But when they kept coming and the fatigue was not lifting in between the times of sickness, and he lost his bubbly, cheeky self saying things to his brothers like “believe me you don’t want to be 10, it’s just too tough”, we just knew we had to do something. So back in May we took Elijah to the doctors and explained what was going on. They ordered blood tests and it came back positive for Ross River Virus. At least, we thought, now we have an answer and he should improve over time.

But that was not to be the case. For a week after the test, after much prayer, Elijah felt the best he had in a long time. He even commented “Mum, I think Jesus has healed me”. And that is what appeared to have happened.

Until one night, he complained of a tummy ache and went to bed to the most violent vomiting we had seen yet. He was up for half the night and then ended up lying on the couch and fell asleep. He slept through the entire next day. Even with the other boys yelling and playing as normal in the house. I tried to rouse him a few times to get some fluids in him, but he didn’t know where he was and who I was. He couldn’t handle light. He had a temp. I was glad he was sleeping as I knew he needed it, but I was worried he was confused when he woke.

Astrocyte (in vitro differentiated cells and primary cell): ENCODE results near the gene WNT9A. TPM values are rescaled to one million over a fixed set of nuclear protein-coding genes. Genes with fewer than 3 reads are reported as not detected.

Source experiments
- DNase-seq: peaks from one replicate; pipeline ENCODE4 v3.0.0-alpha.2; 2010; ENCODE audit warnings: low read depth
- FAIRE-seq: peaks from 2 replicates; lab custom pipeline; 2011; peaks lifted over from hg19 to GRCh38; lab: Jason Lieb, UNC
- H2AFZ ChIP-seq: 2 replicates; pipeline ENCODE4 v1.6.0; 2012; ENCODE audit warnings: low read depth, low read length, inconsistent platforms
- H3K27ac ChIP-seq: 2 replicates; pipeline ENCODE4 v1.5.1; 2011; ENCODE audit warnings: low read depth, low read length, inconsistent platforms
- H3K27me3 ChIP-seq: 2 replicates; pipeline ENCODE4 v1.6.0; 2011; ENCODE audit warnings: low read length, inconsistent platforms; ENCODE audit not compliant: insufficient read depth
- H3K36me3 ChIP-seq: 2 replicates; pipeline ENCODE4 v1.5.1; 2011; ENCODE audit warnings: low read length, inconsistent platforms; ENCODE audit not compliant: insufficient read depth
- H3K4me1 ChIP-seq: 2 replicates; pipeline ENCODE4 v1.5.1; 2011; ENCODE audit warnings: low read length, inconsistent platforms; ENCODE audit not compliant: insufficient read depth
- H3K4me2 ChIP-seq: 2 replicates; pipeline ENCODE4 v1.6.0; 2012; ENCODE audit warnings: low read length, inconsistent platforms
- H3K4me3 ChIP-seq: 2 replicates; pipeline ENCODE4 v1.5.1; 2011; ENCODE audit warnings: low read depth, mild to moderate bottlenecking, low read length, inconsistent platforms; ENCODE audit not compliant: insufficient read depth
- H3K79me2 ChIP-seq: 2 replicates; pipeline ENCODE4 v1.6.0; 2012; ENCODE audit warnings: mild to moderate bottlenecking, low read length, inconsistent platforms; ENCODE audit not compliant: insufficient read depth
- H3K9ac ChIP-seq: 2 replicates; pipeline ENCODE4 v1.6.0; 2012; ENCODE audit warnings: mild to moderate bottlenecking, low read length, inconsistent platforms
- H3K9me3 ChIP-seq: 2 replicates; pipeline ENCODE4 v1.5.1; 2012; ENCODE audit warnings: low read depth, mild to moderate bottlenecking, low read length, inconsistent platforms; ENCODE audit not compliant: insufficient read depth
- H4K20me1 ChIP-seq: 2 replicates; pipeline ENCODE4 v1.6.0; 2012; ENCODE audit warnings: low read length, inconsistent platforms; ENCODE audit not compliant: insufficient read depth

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In Alice Springs hospital

Then in the evening a rash came out first on his face and then on the whole right side of his body. We had been holding off taking him to the hospital, as they usually send us home and say if they get worse bring them back blahblahblah… But once the rash came Ben carried him (still sleeping) to the car and took him to the hospital.

And there Elijah stayed for 5 days. His eye became bright red, and he couldn’t handle any light. He looked grey and couldn’t walk. They thought at first it was maybe meningitis, but they ruled that out. Then the tests began. Multiple blood tests, specimen tests and a small skin biopsy. But nothing was showing up. We had so many people praying for us and our church family came and visited. Was a wonderful time for seeing the body at work, even if it was a terrible time in other ways.